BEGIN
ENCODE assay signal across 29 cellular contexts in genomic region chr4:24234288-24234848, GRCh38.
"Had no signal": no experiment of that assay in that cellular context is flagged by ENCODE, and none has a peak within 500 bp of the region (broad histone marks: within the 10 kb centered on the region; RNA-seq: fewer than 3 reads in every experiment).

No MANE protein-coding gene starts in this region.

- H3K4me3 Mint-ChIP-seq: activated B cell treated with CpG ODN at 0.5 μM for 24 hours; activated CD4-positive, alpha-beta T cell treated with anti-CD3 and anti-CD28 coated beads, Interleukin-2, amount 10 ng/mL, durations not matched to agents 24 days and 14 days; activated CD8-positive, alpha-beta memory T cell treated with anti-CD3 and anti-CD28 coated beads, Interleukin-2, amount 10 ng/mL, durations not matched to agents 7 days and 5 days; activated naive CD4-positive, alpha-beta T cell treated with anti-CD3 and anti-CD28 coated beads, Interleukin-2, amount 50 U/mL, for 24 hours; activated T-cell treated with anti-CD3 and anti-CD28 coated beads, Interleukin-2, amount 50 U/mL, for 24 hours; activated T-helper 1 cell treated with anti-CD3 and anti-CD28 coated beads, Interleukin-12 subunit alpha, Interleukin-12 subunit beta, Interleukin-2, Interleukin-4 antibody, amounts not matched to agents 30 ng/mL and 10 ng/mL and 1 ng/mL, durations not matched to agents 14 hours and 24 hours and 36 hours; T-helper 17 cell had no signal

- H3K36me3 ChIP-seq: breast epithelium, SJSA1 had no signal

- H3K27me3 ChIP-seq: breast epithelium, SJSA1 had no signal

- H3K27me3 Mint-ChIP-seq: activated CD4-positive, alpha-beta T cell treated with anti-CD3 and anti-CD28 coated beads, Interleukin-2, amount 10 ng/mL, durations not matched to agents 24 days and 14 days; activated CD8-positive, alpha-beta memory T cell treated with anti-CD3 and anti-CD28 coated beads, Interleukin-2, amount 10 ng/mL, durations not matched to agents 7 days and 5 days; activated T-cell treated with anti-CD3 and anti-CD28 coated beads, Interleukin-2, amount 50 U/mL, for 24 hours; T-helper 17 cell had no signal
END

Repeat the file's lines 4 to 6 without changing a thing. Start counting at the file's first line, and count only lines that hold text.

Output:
- H3K4me3 Mint-ChIP-seq: activated B cell treated with CpG ODN at 0.5 μM for 24 hours; activated CD4-positive, alpha-beta T cell treated with anti-CD3 and anti-CD28 coated beads, Interleukin-2, amount 10 ng/mL, durations not matched to agents 24 days and 14 days; activated CD8-positive, alpha-beta memory T cell treated with anti-CD3 and anti-CD28 coated beads, Interleukin-2, amount 10 ng/mL, durations not matched to agents 7 days and 5 days; activated naive CD4-positive, alpha-beta T cell treated with anti-CD3 and anti-CD28 coated beads, Interleukin-2, amount 50 U/mL, for 24 hours; activated T-cell treated with anti-CD3 and anti-CD28 coated beads, Interleukin-2, amount 50 U/mL, for 24 hours; activated T-helper 1 cell treated with anti-CD3 and anti-CD28 coated beads, Interleukin-12 subunit alpha, Interleukin-12 subunit beta, Interleukin-2, Interleukin-4 antibody, amounts not matched to agents 30 ng/mL and 10 ng/mL and 1 ng/mL, durations not matched to agents 14 hours and 24 hours and 36 hours; T-helper 17 cell had no signal

- H3K36me3 ChIP-seq: breast epithelium, SJSA1 had no signal

- H3K27me3 ChIP-seq: breast epithelium, SJSA1 had no signal